• specifies PVC spec that will be dynamically allocated to store data for this database. This storage spec will be passed to the StatefulSet created by KubeDB operator to run database pods. You can specify any StorageClass available in your cluster with appropriate resource requests.
  • And the spec.terminationPolicy field is Wipeout means that the database will be deleted without restrictions. It can also be “Halt”, “Delete” and “DoNotTerminate”. Learn More about Termination Policy .

Once these are handled correctly and the MariaDB object is deployed, you will see that the following objects are created:

$ kubectl get all -n demo
NAME                   READY   STATUS    RESTARTS   AGE
pod/galera-cluster-0   2/2     Running   0          2m18s
pod/galera-cluster-1   2/2     Running   0          2m18s
pod/galera-cluster-2   2/2     Running   0          2m18s

NAME                          TYPE        CLUSTER-IP      EXTERNAL-IP   PORT(S)    AGE
service/galera-cluster        ClusterIP   <none>        3306/TCP   2m22s
service/galera-cluster-pods   ClusterIP   None            <none>        3306/TCP   2m22s

NAME                              READY   AGE
statefulset.apps/galera-cluster   3/3     2m18s

NAME                                                TYPE                 VERSION   AGE   10.11.2   2m18s

NAME                                VERSION   STATUS   AGE   10.11.2   Ready    2m22s

Let’s check if the database is ready to use,

$ kubectl get mariadb -n demo galera-cluster
galera-cluster   10.11.2   Ready    2m48s

We have successfully deployed MariaDB Galera Cluster in AWS. Now we can exec into the container to use the database.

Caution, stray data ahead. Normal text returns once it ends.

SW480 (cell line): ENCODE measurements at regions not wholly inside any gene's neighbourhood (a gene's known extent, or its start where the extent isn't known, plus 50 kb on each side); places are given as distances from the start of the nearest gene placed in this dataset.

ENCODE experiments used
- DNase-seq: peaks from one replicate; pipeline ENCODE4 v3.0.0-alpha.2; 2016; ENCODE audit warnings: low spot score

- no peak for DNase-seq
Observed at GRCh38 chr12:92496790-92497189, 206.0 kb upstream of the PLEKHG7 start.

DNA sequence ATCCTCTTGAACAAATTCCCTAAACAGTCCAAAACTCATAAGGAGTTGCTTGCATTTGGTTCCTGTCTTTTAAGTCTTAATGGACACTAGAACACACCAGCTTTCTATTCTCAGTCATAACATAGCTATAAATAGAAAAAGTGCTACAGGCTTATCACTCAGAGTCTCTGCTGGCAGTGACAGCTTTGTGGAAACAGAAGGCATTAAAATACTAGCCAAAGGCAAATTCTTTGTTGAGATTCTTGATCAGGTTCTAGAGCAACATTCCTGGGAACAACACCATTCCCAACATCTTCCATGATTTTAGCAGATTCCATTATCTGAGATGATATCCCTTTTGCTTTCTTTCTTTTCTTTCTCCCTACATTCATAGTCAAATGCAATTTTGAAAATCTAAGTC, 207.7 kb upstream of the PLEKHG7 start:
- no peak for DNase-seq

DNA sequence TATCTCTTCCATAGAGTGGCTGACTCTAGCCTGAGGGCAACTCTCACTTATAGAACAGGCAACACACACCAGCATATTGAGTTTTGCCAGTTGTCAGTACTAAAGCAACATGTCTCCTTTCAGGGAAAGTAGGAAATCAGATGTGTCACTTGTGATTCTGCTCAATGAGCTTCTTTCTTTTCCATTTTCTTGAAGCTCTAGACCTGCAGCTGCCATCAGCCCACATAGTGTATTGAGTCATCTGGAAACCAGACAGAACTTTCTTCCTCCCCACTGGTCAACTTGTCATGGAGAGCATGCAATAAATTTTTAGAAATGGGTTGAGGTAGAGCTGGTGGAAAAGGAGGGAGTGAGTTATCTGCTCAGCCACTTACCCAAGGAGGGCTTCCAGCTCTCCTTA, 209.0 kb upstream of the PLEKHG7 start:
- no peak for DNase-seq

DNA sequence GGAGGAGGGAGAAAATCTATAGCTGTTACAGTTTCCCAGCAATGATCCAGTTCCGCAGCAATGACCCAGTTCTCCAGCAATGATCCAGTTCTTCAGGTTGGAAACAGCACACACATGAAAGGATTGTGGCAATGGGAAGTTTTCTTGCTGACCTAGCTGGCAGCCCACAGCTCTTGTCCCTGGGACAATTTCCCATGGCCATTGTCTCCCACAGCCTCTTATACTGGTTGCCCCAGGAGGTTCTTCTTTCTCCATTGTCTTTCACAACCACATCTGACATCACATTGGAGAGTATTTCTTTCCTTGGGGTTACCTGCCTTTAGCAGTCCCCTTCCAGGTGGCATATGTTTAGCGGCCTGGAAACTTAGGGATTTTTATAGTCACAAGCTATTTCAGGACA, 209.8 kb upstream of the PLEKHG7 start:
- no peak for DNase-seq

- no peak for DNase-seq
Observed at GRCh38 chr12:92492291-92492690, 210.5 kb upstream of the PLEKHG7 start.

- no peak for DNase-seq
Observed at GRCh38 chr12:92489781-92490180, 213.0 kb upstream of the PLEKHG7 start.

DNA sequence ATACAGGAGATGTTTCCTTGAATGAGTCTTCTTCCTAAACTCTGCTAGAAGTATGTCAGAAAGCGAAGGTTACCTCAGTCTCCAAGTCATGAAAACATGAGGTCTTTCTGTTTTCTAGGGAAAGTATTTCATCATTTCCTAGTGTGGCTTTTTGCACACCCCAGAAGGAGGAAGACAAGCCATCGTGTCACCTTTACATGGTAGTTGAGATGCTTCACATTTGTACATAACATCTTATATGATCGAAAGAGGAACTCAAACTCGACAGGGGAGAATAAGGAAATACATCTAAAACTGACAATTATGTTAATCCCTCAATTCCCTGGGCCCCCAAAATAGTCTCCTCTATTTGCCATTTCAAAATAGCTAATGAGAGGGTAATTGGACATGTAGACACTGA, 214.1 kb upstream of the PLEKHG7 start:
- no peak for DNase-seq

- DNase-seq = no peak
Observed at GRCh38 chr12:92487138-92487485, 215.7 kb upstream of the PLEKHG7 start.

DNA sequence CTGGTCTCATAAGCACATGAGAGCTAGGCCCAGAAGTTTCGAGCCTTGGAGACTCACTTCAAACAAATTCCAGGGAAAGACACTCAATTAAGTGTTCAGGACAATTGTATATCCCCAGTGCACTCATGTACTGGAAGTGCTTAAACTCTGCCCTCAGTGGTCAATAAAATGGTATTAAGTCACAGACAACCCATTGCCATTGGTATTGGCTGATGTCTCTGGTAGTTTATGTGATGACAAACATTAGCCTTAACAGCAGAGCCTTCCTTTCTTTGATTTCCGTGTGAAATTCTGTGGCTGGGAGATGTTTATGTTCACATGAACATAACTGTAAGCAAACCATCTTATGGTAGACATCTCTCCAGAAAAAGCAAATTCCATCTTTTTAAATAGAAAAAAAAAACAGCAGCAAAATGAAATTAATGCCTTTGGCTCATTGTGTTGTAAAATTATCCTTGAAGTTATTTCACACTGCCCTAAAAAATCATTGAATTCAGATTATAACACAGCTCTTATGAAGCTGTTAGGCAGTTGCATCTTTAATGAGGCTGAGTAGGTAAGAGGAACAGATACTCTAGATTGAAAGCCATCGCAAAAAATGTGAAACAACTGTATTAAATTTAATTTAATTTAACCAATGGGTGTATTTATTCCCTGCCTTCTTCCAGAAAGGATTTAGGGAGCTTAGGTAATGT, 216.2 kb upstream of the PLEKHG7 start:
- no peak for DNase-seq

Accessing Database Through CLI

To access the database through CLI, we have to get the credentials to access. KubeDB will create Secret and Service for the database galera-cluster that we have deployed. Let’s check them using the following commands,

$ kubectl get secret -n demo
NAME                  TYPE                       DATA   AGE
galera-cluster-auth   2      3m26s

$ kubectl get service -n demo
NAME                  TYPE        CLUSTER-IP      EXTERNAL-IP   PORT(S)    AGE
galera-cluster        ClusterIP   <none>        3306/TCP   4m7s
galera-cluster-pods   ClusterIP   None            <none>        3306/TCP   4m7s

Now, we are going to use galera-cluster-auth to get the credentials.

$ kubectl get secrets -n demo galera-cluster-auth -o jsonpath='{.data.username}' | base64 -d

$ kubectl get secrets -n demo galera-cluster-auth -o jsonpath='{.data.password}' | base64 -d

Data Availability

In a MariaDB Galera Cluster, Each member can read and write. Now, we will insert data from any of the available nodes, and we will see whether we can get the data from every other members.